For more information on Crystal or to be put on our mailing list you can go to our website www.crystallyons.com or e-mail us at: crystallyonsministery@gmail.com 6

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7


UNIDENTIFIED LAMENESSES and Equine Flexion Therapy

By: Dan Marcum, Equine Adjuster, Master Farrier, Texas % Farriers National Research Center and School, Georgia “EFT” Equine Flexion Therapy in simple terms is: Flexing, Stretching & Massage for a more comfortable and calm horse. Tight muscles may be a source of hard to identify lameness issues that give farriers and veterinarians headaches. Tight muscles, shortened muscles, muscle knots and spasms, etc., often wreak havoc on the horse’s range of motion. Muscle problems can contribute to a general lethargy, as the horse does not want to extend, flex or bend sore muscles. If he favors one painful area, he may soon be sore all over as his body compensates. Unfortunately, X-rays do not tell us anything about muscles. Muscles have four basic actions relating to the skeleton: extension, flexion, adduction, and abduction. These muscles affect the horse when he is static (standing) or dynamic (moving in any gait).

1 This horse was obviously kicked by another horse due to the marks on the hide. Photo one clearly shows a dropped hip and photo two is after a massage by EFT students and in this case, professionally adjusted by Dan Marcum the Instructor.

Over a period of time tight muscles can pull the skeleton out of alignment causing other lameness issues. His stance can be affected. He may appear toed in or out, camped out or under. Tight muscles can certainly contribute to a multitude of problems - difficulty with leads, stiffness, short striding, backing, staying in the bridle, collection, bending, the way he tracks, and so on. Problems lifting his legs for the farrier is an indication there may be a problem! Joints can also be affected by muscle problems. There are basically two types of joints in the horse’s limb, ball and socket. It can cause the hoof to land medial or lateral of center of the limb track. Many times, the joint gets the blame On their own, chiropractic and massage are helpful, but EFT combines and addresses the muscles and the skeleton. If the skeleton is out of alignment and adjusted, the tight muscles can pull them back out of alignment. If the skeleton is out of alignment and the muscles are massaged, it can relax the spine and may allow it to go back in alignment. However, massage is not completely reliable to realign the spine. One without the other is not as beneficial as both. EFT addresses both of them. 8

2 Equine Flexion Therapy (EFT) can help you learn to identify muscle/skeletal related lameness. Whether their problem is muscular or skeletal, it will help you solve many of these issues and help you become a farrier, trainer, or horseman one step above others. More information at: www.farriersnationalresearchcenter.com

VOLUME 4 | ISSUE 5 2018

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9


We work to alleviate the suffering and senseless slaughter of domestic equine and to provide an environment for rehabilitation and carefully select adoptive homes At the age of 12 Victoria rescued her first horse. Since 1968 she has always taken in the horses that everyone has given up, trying to turn their life around by giving them one last chance. In 1991, orphaned nurse mare foals were brought to Victoria’s attention. Since then, Nurse Mare Foal Rescue is our main priority and has progressively grown to save THOUSANDS of foals. We offer a neonatal and intensive care facility for orphan nurse mare foals. We provide the foals with the necessary attention in order to secure a future in adoptive homes. Annually, we save 150-200 throw away foals from a certain death and provide them with the opportunity to a healthy life. One or two at a time, horses have come in and out of her life inspiring her to firmly believe that there is always a horse out there in need of refuge, and always a need for someone to feel responsible and intervene on that animal’s behalf. Establishing the Last Chance Corral in 1986 was the realization of her vision of creating a muchneeded facility to offer horses asylum. Today, the Last Chance Corral proudly offers horses hope, shelter, and opportunity regardless of their situation or problems. Be it psychological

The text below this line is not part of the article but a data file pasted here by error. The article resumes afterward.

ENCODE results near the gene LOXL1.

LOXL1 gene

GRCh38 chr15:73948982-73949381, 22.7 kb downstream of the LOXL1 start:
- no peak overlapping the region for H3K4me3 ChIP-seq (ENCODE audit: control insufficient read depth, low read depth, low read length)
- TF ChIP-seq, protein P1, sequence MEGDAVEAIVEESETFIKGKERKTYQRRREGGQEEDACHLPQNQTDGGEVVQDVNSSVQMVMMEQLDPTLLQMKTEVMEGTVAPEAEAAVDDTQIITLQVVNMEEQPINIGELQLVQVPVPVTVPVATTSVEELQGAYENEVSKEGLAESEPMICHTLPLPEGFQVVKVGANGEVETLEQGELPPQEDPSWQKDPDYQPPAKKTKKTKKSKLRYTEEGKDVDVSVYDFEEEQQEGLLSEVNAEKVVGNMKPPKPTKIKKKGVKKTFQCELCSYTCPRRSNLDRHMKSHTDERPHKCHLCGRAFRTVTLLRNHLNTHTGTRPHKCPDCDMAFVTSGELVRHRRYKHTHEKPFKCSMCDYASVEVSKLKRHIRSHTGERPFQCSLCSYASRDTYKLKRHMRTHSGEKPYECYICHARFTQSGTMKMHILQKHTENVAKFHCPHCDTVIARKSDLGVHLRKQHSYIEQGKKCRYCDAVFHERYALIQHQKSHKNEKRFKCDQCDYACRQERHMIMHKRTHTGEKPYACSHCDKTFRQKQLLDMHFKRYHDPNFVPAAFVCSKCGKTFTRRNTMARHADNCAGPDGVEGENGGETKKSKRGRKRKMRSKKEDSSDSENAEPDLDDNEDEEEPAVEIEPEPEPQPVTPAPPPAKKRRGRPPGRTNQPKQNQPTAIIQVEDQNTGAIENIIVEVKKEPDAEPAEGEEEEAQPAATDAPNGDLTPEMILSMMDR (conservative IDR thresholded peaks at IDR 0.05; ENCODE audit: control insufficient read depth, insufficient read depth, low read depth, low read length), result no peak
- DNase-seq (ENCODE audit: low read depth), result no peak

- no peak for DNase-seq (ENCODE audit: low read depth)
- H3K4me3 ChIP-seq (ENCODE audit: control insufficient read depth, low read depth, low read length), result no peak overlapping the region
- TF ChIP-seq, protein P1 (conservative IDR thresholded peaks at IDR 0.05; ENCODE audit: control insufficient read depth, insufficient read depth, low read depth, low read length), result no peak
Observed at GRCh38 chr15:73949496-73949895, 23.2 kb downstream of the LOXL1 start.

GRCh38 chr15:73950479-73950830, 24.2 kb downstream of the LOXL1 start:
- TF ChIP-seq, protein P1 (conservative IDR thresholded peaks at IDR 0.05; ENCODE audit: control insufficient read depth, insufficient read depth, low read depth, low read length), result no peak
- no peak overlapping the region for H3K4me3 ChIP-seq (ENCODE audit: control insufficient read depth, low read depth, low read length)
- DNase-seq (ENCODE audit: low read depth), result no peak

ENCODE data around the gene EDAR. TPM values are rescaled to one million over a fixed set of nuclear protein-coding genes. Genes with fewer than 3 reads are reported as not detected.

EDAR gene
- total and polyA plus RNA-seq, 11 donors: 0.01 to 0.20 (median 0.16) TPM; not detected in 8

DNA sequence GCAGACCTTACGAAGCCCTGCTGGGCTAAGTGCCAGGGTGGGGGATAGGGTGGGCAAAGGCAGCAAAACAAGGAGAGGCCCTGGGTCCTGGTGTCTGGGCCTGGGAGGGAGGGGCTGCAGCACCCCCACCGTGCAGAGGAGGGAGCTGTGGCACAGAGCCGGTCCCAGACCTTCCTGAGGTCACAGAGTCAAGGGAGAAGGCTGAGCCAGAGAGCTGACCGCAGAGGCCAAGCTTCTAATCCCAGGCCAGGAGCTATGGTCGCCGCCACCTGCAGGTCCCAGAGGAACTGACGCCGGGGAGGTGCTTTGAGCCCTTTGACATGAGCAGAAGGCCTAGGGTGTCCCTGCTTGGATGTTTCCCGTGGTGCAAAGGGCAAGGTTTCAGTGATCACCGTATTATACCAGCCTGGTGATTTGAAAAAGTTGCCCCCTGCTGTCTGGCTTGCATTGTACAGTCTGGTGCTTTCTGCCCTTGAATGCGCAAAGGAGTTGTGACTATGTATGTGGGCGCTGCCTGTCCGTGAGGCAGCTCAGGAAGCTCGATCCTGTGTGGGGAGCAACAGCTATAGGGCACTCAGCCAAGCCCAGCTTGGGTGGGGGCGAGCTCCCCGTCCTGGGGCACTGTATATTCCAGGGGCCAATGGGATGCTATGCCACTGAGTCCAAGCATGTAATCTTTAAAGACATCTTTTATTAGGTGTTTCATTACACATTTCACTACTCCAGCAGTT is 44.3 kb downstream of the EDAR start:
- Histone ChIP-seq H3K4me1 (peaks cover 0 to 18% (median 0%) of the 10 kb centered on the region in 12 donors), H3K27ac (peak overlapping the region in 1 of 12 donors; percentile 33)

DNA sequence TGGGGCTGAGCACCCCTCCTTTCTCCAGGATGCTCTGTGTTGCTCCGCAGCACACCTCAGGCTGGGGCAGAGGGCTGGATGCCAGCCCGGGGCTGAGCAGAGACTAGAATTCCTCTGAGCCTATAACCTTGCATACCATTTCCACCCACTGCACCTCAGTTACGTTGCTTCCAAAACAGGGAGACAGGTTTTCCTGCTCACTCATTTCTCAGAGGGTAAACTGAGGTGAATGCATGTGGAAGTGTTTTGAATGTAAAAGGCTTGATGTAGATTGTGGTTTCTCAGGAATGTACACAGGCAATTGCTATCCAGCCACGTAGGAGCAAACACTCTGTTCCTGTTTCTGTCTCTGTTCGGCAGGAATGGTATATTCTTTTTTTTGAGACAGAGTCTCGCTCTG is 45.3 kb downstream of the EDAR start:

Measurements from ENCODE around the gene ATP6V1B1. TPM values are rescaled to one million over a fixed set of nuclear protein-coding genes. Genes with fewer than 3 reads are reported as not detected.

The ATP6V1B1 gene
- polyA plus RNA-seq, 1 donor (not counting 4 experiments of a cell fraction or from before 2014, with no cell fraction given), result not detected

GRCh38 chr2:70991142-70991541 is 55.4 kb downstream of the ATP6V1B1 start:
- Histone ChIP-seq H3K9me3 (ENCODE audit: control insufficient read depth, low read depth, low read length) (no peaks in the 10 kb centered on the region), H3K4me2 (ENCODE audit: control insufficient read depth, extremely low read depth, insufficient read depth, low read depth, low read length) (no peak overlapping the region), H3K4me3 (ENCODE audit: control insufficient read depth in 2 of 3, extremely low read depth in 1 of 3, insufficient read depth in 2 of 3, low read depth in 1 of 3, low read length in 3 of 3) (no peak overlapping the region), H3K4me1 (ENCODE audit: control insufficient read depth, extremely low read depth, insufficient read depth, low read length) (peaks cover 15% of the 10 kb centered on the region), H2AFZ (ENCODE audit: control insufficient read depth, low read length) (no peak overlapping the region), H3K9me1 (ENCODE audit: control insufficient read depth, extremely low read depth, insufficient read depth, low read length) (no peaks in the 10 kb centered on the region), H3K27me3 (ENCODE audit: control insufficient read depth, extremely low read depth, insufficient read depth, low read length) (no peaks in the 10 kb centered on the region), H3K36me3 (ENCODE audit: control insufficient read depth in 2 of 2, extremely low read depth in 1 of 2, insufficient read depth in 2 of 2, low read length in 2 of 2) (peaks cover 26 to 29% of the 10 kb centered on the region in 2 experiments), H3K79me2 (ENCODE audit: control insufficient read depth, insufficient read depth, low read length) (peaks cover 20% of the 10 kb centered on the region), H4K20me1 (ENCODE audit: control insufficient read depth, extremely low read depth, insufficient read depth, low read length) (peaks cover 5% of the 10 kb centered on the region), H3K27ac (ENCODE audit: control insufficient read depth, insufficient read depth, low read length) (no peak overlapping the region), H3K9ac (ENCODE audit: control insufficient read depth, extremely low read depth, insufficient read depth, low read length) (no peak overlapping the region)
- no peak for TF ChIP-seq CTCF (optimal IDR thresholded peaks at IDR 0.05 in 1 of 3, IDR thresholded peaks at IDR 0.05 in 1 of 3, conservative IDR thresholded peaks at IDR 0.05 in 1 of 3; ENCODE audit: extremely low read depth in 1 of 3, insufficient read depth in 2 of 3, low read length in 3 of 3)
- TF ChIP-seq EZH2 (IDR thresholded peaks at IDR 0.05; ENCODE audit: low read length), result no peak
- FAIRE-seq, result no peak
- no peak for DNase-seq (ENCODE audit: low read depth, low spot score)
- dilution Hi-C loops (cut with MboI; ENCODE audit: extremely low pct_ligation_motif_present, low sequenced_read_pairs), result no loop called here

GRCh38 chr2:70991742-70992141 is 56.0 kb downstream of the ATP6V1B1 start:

or physiological we are committed to addressing the individual needs of each rescued animal. Our work begins with developing an individual diet, treatment regiments, and a training program for each horse according to its needs. When a horse has been sufficiently rehabilitated we go about the work of finding appropriate adoptive homes that suit the horse’s needs and abilities. 740.594.4336 lastchancecorral.org

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VOLUME 4 | ISSUE 5 2018

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Where to Go Horseback Riding On the Beach By Lauren Tjaden visitflorida.com

Close your eyes and imagine.

Sunshine State beaches where you can get some sand in your boots.

You’re horseback riding on the beach. The sand stretches out behind you and in front of you, too. The waves tickle the shore in their soothing, quiet rhythm. The air smells clean and a little like salt; the water is the color of emeralds. You tell your horse he’s a good boy and stroke his mane, and he flicks an ear back to listen. His coat glistens, warm from the sun, and his hooves throw up bits of foam when you wade into the surf. You don’t have to imagine! You can actually enjoy this incredible adventure in Florida. Check out my guide to

Award-winning Cape San Blas in northwest Florida is the ideal place to enjoy horseback riding on the beach. Just give Two-bit Stables a buzz and they’ll have you paired-up with one of their perfect ponies before you can say “giddy-up.” Amelia Island is a laid-back northeast Florida destination with miles of rolling dunes and pristine seashore. Find out more about riding in Amelia Island here. Saddle up and explore the sands of Fort Pierce with Beach Tours on Horseback.